Today finds me wondering not only where my week has gone, but where the first half of June has gone, too. Whooosh! Those days have just flown by.
My own plans for the last couple of weeks have been held with a very loose grip. You are remembering to hold your plans loosely, aren’t you? Oh, ladies, can I just tell you that I have learned that holding onto our own plans tightly can bring a lot of stress and grief and even heart break?
There is great freedom in knowing that God’s plans for you are so much better than any plans you can dream up on your own. Trust Him!
The mind of man plans his way,
But the LORD directs his steps.
Proverbs 16:9 (NASB)
Copper is a deacon at our church, and he’ll serve in the same capacity at our new church. I’ve been the church librarian for several years, but I’m happily handing over that job to a wonderful, capable young woman. My husband and I have had several library related tasks that we needed to take care of before the church plant, and time had gotten away from us. We spent a few hours yesterday resurfacing damaged DVDs and CDs, replacing broken cases, repackaging things in a more shelf-friendly format, etc.
You do know about disc repair machines, don’t you? I didn’t know about them until Corin used hers to rescue a computer CD that we thought was ruined. They are a bit pricey, but they can save your investment in your movie, music and software collections in the long run.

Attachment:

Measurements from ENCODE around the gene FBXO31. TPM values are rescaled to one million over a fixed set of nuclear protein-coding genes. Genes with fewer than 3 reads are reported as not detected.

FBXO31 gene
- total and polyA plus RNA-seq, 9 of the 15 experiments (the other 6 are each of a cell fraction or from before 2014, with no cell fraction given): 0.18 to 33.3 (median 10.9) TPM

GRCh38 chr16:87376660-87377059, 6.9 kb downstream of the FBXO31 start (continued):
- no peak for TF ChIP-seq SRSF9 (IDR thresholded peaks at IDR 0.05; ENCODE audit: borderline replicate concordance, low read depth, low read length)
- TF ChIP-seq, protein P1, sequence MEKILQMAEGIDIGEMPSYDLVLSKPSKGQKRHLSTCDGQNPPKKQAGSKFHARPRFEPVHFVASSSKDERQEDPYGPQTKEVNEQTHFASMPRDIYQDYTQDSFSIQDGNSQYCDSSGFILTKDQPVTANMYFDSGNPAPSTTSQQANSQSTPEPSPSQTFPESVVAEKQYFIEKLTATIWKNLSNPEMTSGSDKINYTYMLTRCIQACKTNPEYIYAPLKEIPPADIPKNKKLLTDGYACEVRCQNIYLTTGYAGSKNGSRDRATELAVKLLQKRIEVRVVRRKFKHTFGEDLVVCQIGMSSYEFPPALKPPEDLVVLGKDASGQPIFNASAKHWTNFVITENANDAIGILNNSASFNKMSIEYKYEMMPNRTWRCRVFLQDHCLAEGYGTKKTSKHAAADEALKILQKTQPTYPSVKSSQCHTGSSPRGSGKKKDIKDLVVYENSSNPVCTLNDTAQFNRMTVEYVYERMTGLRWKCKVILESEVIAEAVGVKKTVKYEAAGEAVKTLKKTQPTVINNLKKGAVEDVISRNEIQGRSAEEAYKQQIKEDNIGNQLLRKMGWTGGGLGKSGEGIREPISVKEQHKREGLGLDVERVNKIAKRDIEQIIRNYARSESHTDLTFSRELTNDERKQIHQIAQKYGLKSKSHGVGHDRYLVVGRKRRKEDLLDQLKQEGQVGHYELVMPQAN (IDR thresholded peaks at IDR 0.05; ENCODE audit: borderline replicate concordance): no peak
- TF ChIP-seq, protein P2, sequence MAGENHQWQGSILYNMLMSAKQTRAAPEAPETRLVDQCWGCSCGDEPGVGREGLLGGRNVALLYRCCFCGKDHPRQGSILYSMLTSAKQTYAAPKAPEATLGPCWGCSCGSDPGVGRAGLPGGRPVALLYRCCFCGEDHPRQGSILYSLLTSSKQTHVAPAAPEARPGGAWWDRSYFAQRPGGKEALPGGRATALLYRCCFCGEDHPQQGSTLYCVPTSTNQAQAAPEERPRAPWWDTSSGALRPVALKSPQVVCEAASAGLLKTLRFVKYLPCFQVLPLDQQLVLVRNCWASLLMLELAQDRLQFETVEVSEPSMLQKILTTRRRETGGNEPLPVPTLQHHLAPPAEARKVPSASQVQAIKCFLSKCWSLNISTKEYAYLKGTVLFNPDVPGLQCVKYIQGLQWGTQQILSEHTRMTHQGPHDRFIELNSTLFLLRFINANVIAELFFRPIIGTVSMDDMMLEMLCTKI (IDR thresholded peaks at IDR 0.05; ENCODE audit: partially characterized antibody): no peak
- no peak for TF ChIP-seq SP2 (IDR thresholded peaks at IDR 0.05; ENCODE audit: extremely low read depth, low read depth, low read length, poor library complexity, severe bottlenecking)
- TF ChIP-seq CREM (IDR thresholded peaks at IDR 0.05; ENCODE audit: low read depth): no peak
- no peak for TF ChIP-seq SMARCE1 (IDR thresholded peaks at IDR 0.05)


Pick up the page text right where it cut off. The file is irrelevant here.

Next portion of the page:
We’ve kept a small herd of Barbados Blackbelly Sheep for a dozen years or more. They are small, tolerate our valley heat well, breed easily and they are very low maintenance.
The sheep put on a heavy coat of hair, not wool, in the winter, which they shed in the spring. No sheering! They’re beautiful once they’ve shed completely, but some of them look pretty rough while they’re in the process. Just now, one of our ewes is sporting what looks like a fur stole over her shoulders, but she’ll lose even that in the coming days.
We keep these sheep for fire protection, mostly. We have about two and a half acres of property that we don’t use, and that we don’t irrigate. Grass fire danger is high in our area during the summer, but the sheep keep the poor quality grass (weeds, really) under control so that we don’t have to pay someone to disc our field ever year.
They aren’t a meat breed and they don’t make good pets. Our herd is almost wild. They are fun to watch, though, and our neighbors enjoy them, too.
Make plans! Planning is important. Just remember Who it is that directs your steps.
Are you holding your plans loosely enough?